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Standard+Case is a sense-making model of work management that makes the distinction between standardised transactional work and complex case-solving work, and unpacks how we should manage each differently.
This is of course an over-simplistic dichotomy, which makes it useful 🙂 (it can be seen as a simplification of the famous Cynefin model).
S+C marries the two, as yin and yang, and shows how they interoperate effectively in an adaptive model that copes with a changing world, providing an approach to categorising and resolving any sort of situational response work. (In an IT context, it can be “tickets”, such as requests or incidents on a service desk, problems, or changes; or even user stories to be developed). Standard+Case is a synthesis of our conventional “Standard” process-centric approach to responding, with Case management, a discipline well-known in industry sectors such as health, social work, law and policing. This description is written from the perspective of Service Management within the IT industry (so please excuse some ITSM jargon), but it can be applied anywhere.
S+C applies to anything that requires a human response: there’s either a standard response or there isn’t.
The world refuses to be standardised: there is other incoming stuff that we haven’t seen before, that we don’t already have a defined response for, that has to be handled as a case.
You can only industrialise that which you can standardise, i.e. make known: described, predictable, and repeatable. Only some of the world can be standardised.
Whether you are talking development, deployment, or response to situations, some of the world will always be unfamiliar due to change, or unpredictable due to complexity.
If your customers see your group as bureaucratic and inflexible…
If your staff feel process bound…
If your process doesn’t adapt to a changing world…
S+C addresses criticisms of process-centric approaches to managing responses that they don’t deal with the undefined situations, and they don’t allow customers and knowledge workers to be empowered to deal with them.
And unlike some new-fangled theories, S+C does not seek to replace or change existing approaches: it expands and clarifies that theory to provide a more complete description of managing responses.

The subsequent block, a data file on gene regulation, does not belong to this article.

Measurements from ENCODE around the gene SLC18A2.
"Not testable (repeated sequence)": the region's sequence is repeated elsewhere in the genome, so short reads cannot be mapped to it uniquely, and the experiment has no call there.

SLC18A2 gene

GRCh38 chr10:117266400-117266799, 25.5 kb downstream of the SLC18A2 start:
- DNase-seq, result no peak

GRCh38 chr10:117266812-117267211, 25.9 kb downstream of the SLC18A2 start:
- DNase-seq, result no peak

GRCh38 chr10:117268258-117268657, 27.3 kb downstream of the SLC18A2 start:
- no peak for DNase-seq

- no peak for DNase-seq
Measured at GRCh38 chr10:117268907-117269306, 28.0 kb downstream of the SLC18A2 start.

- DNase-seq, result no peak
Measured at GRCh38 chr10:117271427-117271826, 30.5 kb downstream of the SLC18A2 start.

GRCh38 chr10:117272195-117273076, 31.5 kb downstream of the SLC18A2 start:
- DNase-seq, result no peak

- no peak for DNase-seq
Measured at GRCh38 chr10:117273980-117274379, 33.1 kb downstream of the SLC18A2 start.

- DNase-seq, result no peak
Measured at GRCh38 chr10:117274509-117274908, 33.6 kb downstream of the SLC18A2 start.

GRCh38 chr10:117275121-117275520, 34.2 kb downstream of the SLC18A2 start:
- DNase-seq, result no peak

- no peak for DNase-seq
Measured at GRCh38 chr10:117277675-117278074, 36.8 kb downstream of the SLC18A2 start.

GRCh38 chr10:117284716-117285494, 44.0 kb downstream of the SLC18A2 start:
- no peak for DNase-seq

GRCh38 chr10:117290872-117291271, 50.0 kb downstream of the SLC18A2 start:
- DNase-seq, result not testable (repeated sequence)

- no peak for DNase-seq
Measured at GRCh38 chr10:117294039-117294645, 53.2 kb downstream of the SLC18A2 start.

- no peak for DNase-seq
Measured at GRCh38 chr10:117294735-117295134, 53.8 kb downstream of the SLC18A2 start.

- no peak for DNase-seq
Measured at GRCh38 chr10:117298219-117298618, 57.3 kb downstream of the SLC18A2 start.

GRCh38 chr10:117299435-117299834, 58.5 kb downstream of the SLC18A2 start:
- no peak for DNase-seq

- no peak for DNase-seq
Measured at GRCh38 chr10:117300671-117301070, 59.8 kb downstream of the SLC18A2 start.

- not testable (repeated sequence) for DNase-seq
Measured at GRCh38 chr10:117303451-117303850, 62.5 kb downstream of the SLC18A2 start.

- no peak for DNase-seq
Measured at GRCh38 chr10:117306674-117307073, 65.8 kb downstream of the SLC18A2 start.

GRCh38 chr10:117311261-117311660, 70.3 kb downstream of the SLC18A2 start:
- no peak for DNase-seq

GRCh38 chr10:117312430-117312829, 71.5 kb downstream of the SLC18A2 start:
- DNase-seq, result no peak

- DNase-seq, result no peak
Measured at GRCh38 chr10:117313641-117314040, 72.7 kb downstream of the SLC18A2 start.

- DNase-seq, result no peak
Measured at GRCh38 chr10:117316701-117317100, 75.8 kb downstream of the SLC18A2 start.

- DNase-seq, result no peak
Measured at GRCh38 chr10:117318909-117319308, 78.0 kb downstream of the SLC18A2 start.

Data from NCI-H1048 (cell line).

- Improve performance: improve responsiveness, efficiency, and effectiveness of your service responses
- Empower knowledge workers to use their creativity, expertise, and leadership
- Improve morale amongst your service desk and other responders
- Empower your customer to ask for what they need not what the rules say you provide
From a Standard+Case user organisation:
My first impression after just a week is that the ‘standard guys’ are very happy and the turnaround of tickets has improved. On the case side it is interesting as all of a sudden people are concerned about making it easier to work with cases. What tools do we need to put in place? How can we document our systems better?
To sum it up I think focus is the word that comes to mind. Less context switching.
From a book review (Karen Ferris, itSMF Fellow and author of the seminal Balanced Diversity: A Portfolio Approach to Organizational Change):
This book is an eye-opener and a must-read. I cannot recommend this book highly enough to anyone involved in situation response. This is a game-changer
From Phil Green on LinkedIn
I’m a big fan of Standard+Case. I attended your workshop at LeadIT 2013 and it literally blew my mind. Ground breaking, yet at the same time genius level simplicity and common sense. I’ve called upon it numerous times since then and found it of great help.
This page provides some additional resources for readers and users of Standard+Case.
The book is available on Amazon in paperback or Kindle.
Thanks to Charles Betz for pointing me to Case Management
Videos, podcasts, and webinars